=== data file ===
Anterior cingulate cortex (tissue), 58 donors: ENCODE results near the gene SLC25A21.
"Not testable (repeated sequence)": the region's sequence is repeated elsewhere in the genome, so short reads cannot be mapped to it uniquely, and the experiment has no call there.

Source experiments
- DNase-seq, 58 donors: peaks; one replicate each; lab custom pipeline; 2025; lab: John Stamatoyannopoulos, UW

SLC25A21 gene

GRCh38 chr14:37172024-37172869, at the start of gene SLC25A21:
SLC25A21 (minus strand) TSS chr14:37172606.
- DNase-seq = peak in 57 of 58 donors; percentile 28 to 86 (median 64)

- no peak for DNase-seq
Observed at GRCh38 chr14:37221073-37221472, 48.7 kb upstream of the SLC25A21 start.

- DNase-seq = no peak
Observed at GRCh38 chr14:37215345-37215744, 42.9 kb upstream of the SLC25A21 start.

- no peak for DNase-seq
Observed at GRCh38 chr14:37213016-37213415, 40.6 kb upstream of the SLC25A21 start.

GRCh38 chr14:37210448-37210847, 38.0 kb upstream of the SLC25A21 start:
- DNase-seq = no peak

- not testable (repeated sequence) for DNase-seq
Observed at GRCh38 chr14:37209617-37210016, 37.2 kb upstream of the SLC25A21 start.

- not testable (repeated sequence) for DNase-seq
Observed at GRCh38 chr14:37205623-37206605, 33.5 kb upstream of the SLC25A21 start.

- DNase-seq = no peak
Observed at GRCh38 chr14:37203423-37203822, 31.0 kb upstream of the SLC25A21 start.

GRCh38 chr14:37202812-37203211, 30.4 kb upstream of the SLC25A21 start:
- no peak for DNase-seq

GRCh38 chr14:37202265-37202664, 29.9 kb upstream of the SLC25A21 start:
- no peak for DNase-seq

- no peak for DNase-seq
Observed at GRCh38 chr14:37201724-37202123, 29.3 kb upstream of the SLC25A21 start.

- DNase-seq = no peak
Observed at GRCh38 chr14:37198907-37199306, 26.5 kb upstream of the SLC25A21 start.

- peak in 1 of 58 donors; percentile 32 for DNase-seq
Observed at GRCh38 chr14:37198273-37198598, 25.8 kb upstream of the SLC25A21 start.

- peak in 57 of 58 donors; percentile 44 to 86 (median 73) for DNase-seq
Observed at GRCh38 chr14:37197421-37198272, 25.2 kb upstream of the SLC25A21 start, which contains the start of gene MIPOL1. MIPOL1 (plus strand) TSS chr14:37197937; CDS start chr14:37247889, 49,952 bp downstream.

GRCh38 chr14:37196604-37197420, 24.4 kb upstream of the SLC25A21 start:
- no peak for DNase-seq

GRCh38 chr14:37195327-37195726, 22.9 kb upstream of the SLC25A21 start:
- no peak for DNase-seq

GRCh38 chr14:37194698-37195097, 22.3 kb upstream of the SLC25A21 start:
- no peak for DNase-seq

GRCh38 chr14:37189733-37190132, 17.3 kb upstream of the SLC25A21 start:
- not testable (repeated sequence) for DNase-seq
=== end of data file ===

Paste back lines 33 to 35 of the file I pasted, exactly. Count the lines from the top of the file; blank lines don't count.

- peak in 57 of 58 donors; percentile 44 to 86 (median 73) for DNase-seq
Observed at GRCh38 chr14:37197421-37198272, 25.2 kb upstream of the SLC25A21 start, which contains the start of gene MIPOL1. MIPOL1 (plus strand) TSS chr14:37197937; CDS start chr14:37247889, 49,952 bp downstream.

GRCh38 chr14:37196604-37197420, 24.4 kb upstream of the SLC25A21 start: